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Version: 4.2.1

2.9 Local Binding: let, let*, letrec, ...

Local Binding in Guide: PLT Scheme introduces local binding.

(let ([id val-expr] ...) body ...+)
(let proc-id ([id init-expr] ...) body ...+)
The first form evaluates the val-exprs left-to-right, creates a new location for each id, and places the values into the locations. It then evaluates the bodys, in which the ids are bound. The last body expression is in tail position with respect to the let form. The ids must be distinct according to bound-identifier=?.

Examples:

  > (let ([x 5]) x)

  5

  > (let ([x 5])
      (let ([x 2]
            [y x])
        (list y x)))

  (5 2)

The second form evaluates the init-exprs; the resulting values become arguments in an application of a procedure (lambda (id ...) body ...+), where proc-id is bound within the bodys to the procedure itself.

Example:

  > (let fac ([n 10])
      (if (zero? n)
          1
          (* n (fac (sub1 n)))))

  3628800

(let* ([id val-expr] ...) body ...+)
Similar to let, but evaluates the val-exprs one by one, creating a location for each id as soon as the value is available. The ids are bound in the remaining val-exprs as well as the bodys, and the ids need not be distinct; later bindings shadow earlier bindings.

Example:

  > (let* ([x 1]
           [y (+ x 1)])
      (list y x))

  (2 1)

(letrec ([id val-expr] ...) body ...+)
Similar to let, but the locations for all ids are created first and filled with #<undefined>, and all ids are bound in all val-exprs as well as the bodys. The ids must be distinct according to bound-identifier=?.

Example:

  > (letrec ([is-even? (lambda (n)
                         (or (zero? n)
                             (is-odd? (sub1 n))))]
             [is-odd? (lambda (n)
                        (and (not (zero? n))
                             (is-even? (sub1 n))))])
      (is-odd? 11))

  #t

(let-values ([(id ...) val-expr] ...) body ...+)
Like let, except that each val-expr must produce as many values as corresponding ids, otherwise the exn:fail:contract exception is raised. A separate location is created for each id, all of which are bound in the bodys.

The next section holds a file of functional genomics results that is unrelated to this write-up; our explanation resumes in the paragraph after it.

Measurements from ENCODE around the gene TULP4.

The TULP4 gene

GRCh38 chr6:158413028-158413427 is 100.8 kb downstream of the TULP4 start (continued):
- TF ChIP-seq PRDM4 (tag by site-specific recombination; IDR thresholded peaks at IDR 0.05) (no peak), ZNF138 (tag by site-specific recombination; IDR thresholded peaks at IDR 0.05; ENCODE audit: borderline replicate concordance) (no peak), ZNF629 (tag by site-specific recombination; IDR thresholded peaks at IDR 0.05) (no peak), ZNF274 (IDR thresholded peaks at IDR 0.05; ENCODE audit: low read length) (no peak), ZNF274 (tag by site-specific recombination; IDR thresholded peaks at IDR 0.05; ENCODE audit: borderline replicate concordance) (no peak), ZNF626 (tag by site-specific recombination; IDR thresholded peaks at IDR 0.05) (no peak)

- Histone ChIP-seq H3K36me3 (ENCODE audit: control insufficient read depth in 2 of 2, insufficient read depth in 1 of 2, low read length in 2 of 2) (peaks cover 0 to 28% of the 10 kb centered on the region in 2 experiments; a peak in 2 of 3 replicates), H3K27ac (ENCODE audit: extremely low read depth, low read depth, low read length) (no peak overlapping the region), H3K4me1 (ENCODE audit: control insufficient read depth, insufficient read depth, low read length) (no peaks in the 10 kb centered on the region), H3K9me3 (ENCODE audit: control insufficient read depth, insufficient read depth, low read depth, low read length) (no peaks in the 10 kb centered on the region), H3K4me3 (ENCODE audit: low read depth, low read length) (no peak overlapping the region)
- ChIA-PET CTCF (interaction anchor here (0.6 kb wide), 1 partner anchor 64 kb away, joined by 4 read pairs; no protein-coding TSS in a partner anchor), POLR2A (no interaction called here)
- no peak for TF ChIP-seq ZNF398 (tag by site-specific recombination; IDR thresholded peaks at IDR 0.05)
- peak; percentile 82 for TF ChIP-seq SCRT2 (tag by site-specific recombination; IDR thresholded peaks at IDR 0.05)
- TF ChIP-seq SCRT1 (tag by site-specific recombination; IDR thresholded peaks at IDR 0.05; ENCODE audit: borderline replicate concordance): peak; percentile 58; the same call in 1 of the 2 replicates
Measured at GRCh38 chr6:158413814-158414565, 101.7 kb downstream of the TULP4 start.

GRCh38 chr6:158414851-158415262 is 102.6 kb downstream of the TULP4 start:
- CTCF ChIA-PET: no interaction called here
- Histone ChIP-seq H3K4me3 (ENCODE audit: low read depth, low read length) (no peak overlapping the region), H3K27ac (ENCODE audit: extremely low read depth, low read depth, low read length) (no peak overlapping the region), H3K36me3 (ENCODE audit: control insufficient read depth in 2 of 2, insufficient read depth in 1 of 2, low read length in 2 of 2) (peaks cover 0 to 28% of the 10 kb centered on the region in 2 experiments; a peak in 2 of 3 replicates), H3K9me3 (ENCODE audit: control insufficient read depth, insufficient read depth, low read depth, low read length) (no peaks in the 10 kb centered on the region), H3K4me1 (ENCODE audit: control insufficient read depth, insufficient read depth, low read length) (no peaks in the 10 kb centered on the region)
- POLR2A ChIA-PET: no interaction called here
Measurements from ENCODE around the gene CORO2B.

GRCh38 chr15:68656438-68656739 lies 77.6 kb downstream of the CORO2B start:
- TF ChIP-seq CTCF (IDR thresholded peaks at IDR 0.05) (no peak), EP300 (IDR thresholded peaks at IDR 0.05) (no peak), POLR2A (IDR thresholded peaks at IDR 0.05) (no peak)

Example:

  > (let-values ([(x y) (quotient/remainder 10 3)])
      (list y x))

  (1 3)

(let*-values ([(id ...) val-expr] ...) body ...+)
Like let*, except that each val-expr must produce as many values as corresponding ids. A separate location is created for each id, all of which are bound in the later val-exprs and in the bodys.

Example:

  > (let*-values ([(x y) (quotient/remainder 10 3)]
                  [(z) (list y x)])
      z)

  (1 3)

(letrec-values ([(id ...) val-expr] ...) body ...+)
Like letrec, except that each val-expr must produce as many values as corresponding ids. A separate location is created for each id, all of which are initialized to #<undefined> and bound in all val-exprs and in the bodys.

Example:

  > (letrec-values ([(is-even? is-odd?)
                     (values
                       (lambda (n)
                         (or (zero? n)
                             (is-odd? (sub1 n))))
                       (lambda (n)
                         (or (= n 1)
                             (is-even? (sub1 n)))))])
      (is-odd? 11))

  #t

(let-syntax ([id trans-expr] ...) body ...+)

Creates a transformer binding (see Transformer Bindings) of each id with the value of trans-expr, which is an expression at phase level 1 relative to the surrounding context. (See Identifiers and Binding for information on phase levels.)

The evaluation of each trans-expr is parameterized to set current-namespace to a namespace that shares bindings and variables with the namespace being used to expand the let-syntax form, except that its base phase is one greater.

Each id is bound in the bodys, and not in other trans-exprs.

(letrec-syntax ([id trans-expr] ...) body ...+)

Like let-syntax, except that each id is also bound within all trans-exprs.

(let-syntaxes ([(id ...) trans-expr] ...) body ...+)

Like let-syntax, but each trans-expr must produce as many values as corresponding ids, each of which is bound to the corresponding value.

(letrec-syntaxes ([(id ...) trans-expr] ...) body ...+)

Like let-syntax, except that each id is also bound within all trans-exprs.

(letrec-syntaxes+values ([(trans-id ...) trans-expr] ...)
                        ([(val-id ...) val-expr] ...)
   body ...+)
Combines letrec-syntaxes with letrec-values: each trans-id and val-id is bound in all trans-exprs and val-exprs.

See also local, which supports local bindings with define, define-syntax, and more.